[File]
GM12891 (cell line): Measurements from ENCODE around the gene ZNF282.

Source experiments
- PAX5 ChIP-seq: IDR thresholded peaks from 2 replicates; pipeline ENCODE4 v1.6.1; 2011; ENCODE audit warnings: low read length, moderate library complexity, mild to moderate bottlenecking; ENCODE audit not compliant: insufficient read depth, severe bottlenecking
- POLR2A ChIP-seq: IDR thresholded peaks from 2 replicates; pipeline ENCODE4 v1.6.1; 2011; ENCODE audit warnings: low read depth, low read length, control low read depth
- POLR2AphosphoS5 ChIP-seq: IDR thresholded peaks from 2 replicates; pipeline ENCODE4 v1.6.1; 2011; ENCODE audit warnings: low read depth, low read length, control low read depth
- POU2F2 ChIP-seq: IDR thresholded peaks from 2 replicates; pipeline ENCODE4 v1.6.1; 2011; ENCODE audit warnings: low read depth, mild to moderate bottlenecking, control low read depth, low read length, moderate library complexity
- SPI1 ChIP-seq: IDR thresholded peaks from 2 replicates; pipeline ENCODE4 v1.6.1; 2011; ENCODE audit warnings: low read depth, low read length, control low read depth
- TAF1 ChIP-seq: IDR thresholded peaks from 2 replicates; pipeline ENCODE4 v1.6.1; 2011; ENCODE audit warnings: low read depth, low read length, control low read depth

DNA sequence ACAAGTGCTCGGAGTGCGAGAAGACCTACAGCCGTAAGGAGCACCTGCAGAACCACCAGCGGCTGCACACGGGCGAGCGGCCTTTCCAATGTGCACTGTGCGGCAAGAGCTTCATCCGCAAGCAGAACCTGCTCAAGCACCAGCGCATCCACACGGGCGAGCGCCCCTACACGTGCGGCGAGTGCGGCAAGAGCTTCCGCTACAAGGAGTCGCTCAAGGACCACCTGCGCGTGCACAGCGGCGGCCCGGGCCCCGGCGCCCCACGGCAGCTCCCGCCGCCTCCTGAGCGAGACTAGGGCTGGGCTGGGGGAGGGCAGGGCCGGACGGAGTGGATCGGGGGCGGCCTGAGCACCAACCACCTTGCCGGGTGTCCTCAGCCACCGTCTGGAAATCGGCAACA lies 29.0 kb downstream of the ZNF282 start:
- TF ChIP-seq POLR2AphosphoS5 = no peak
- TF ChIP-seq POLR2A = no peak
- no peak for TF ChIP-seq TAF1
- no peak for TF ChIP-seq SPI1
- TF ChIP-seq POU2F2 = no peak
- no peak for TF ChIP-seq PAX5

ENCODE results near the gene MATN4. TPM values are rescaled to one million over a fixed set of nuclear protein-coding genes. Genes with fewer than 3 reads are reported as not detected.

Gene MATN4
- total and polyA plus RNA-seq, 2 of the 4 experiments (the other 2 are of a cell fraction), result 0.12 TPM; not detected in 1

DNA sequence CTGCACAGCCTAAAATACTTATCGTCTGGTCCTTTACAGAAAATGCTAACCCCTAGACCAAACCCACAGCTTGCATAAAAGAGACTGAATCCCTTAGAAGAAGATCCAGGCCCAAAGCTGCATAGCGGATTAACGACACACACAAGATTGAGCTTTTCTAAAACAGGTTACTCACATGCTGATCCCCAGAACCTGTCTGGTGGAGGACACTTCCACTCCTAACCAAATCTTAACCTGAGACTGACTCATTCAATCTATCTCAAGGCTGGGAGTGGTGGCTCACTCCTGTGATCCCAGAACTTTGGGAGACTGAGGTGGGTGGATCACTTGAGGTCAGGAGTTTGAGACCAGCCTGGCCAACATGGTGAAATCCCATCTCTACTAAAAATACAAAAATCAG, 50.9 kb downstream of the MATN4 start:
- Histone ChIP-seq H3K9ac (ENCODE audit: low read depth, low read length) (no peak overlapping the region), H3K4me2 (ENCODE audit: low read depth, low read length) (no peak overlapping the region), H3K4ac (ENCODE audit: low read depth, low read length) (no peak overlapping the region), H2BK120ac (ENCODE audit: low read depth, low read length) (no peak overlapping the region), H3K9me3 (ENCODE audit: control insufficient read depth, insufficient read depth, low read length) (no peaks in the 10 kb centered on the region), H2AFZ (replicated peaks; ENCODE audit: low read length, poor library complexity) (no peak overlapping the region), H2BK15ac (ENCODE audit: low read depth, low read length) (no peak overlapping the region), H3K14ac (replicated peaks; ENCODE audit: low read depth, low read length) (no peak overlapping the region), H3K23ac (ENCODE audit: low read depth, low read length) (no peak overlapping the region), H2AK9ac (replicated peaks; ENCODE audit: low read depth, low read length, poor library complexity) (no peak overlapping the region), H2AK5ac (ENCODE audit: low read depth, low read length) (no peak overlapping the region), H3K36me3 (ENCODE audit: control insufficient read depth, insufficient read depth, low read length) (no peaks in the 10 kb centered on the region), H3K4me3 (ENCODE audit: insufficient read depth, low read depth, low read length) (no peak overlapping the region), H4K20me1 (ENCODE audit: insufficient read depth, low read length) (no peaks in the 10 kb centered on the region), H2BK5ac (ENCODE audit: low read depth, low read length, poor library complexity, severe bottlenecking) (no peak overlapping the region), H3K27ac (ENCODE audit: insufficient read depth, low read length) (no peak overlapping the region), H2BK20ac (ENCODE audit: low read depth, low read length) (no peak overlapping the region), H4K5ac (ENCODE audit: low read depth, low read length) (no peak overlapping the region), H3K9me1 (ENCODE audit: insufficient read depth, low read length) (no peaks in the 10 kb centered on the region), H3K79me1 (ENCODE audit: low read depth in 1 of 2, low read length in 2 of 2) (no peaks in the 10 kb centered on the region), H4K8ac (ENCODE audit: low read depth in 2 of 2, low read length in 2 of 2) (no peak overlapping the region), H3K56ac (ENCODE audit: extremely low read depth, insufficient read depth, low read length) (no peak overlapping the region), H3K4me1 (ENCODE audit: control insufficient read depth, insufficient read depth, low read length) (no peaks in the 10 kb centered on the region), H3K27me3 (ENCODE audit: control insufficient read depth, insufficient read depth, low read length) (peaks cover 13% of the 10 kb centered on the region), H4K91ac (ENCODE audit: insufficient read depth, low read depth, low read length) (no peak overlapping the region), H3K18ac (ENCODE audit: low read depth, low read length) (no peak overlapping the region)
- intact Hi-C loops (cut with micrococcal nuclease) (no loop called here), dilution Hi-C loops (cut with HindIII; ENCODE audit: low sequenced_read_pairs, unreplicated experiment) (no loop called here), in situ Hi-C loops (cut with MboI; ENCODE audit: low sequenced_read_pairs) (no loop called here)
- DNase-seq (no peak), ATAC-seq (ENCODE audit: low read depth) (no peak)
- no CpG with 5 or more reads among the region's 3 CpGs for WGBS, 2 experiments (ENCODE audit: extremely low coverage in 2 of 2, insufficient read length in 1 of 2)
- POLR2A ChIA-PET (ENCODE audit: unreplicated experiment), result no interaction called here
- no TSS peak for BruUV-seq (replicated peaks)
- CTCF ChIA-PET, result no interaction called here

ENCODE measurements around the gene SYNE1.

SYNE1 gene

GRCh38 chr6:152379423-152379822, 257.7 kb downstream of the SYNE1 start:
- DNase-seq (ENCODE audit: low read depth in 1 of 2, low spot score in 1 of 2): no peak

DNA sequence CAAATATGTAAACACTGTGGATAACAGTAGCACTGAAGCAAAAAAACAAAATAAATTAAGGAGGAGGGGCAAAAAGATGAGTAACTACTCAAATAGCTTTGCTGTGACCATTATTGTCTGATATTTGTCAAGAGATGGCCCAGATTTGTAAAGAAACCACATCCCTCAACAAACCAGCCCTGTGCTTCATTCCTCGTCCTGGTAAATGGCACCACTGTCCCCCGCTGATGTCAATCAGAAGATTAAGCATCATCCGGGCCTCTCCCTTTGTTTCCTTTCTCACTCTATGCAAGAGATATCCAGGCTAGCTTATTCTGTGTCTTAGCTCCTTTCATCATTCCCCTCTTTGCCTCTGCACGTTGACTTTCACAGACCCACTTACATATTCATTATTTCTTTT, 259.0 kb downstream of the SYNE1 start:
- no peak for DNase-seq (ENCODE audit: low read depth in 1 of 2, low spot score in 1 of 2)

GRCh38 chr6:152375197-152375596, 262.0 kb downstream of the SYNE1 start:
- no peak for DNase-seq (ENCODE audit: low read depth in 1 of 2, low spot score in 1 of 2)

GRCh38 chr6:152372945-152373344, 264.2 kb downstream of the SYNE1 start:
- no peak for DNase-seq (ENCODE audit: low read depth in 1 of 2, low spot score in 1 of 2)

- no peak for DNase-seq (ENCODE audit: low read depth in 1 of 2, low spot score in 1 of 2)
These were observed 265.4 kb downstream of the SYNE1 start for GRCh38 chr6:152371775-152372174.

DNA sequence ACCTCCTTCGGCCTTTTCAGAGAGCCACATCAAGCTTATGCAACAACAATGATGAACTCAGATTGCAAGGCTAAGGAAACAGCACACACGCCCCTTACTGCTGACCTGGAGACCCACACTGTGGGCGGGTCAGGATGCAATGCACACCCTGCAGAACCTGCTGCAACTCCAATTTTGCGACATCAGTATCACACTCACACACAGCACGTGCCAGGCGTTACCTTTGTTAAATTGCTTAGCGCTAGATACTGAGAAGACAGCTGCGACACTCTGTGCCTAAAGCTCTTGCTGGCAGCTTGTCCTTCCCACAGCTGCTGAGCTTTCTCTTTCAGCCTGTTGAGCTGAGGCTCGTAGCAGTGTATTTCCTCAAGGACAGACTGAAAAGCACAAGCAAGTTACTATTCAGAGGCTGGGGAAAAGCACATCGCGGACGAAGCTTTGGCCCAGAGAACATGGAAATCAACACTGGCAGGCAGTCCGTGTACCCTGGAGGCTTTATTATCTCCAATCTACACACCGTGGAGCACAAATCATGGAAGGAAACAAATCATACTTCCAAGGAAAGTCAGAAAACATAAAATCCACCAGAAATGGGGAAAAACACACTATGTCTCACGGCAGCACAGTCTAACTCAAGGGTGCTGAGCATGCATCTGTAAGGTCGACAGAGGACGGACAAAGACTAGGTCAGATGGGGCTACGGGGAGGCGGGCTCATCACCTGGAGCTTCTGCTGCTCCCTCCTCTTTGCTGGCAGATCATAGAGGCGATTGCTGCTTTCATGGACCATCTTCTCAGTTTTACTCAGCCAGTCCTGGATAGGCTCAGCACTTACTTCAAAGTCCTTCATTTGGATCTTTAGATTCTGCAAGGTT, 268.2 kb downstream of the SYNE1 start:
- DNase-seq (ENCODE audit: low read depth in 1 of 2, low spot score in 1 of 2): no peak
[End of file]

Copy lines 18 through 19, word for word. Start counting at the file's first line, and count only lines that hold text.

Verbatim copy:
- total and polyA plus RNA-seq, 2 of the 4 experiments (the other 2 are of a cell fraction), result 0.12 TPM; not detected in 1

DNA sequence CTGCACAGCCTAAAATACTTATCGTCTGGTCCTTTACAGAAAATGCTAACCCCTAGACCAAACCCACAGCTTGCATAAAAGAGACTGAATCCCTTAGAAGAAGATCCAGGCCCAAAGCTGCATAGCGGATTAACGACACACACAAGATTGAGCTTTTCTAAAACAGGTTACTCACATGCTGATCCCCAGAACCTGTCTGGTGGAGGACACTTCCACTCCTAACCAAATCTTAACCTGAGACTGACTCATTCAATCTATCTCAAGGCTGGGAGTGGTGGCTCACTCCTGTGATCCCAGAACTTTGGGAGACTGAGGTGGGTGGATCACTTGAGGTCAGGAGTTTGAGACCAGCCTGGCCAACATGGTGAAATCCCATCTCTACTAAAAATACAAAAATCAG, 50.9 kb downstream of the MATN4 start: